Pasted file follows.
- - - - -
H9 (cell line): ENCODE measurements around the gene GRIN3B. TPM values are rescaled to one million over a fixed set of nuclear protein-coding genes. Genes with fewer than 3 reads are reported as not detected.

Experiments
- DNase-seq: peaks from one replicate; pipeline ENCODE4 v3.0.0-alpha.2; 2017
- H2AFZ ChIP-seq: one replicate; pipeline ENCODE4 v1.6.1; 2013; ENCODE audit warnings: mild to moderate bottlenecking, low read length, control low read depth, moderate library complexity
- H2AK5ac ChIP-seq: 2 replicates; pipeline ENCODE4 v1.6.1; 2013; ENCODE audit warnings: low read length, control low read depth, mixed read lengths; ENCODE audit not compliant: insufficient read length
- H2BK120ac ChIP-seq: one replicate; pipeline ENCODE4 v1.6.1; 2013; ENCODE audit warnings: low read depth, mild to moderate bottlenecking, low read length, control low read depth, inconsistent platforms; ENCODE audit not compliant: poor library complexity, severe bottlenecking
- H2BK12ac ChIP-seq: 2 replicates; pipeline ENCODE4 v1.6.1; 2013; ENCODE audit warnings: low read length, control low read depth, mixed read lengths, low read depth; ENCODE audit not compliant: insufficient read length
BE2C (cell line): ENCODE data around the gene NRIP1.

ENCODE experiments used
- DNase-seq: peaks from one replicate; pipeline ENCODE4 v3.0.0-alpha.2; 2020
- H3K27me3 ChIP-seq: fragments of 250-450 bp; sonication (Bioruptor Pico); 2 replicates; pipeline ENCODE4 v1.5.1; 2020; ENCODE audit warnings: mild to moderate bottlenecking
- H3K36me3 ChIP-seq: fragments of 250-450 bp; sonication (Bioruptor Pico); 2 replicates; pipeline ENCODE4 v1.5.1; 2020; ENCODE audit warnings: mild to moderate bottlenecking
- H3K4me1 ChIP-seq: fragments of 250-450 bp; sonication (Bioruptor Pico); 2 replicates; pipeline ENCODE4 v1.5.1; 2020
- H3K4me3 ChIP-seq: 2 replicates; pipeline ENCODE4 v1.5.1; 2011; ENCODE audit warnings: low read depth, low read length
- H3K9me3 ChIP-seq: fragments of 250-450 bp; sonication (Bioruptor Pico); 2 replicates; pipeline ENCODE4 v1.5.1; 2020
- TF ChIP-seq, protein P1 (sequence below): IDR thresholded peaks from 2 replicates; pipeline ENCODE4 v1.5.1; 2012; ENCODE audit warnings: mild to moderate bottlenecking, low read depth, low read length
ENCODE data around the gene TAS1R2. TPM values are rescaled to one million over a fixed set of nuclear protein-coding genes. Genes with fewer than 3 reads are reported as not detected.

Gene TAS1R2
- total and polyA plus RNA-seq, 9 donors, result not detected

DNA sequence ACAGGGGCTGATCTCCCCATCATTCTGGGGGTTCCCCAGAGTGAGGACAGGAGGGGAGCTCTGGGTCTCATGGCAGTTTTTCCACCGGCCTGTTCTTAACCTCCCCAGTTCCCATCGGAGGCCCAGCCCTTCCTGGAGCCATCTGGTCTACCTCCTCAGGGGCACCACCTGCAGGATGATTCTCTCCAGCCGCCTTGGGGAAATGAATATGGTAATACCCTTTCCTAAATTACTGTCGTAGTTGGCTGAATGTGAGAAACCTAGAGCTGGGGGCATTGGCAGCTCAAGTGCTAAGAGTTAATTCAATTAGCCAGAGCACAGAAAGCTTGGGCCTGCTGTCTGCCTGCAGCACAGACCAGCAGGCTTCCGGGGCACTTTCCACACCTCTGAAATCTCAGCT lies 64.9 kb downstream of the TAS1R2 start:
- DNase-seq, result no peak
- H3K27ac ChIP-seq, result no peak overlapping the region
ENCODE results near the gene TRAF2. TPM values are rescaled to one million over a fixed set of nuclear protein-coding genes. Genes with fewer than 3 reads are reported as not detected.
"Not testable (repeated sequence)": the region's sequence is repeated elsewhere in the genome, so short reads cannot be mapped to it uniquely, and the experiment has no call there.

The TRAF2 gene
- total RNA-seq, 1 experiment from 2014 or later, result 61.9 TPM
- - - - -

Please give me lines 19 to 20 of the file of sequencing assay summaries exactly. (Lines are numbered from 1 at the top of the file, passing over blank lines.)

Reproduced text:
- total and polyA plus RNA-seq, 9 donors, result not detected

DNA sequence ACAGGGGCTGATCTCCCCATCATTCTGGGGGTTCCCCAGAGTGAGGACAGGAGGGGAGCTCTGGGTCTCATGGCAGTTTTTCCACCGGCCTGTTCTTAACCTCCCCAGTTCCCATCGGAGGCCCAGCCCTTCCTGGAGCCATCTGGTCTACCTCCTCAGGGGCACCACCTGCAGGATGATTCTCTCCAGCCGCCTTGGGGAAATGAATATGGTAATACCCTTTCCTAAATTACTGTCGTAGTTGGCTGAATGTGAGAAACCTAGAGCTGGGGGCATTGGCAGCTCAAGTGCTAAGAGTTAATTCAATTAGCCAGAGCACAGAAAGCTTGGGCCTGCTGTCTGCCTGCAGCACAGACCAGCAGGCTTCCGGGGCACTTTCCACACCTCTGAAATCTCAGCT lies 64.9 kb downstream of the TAS1R2 start: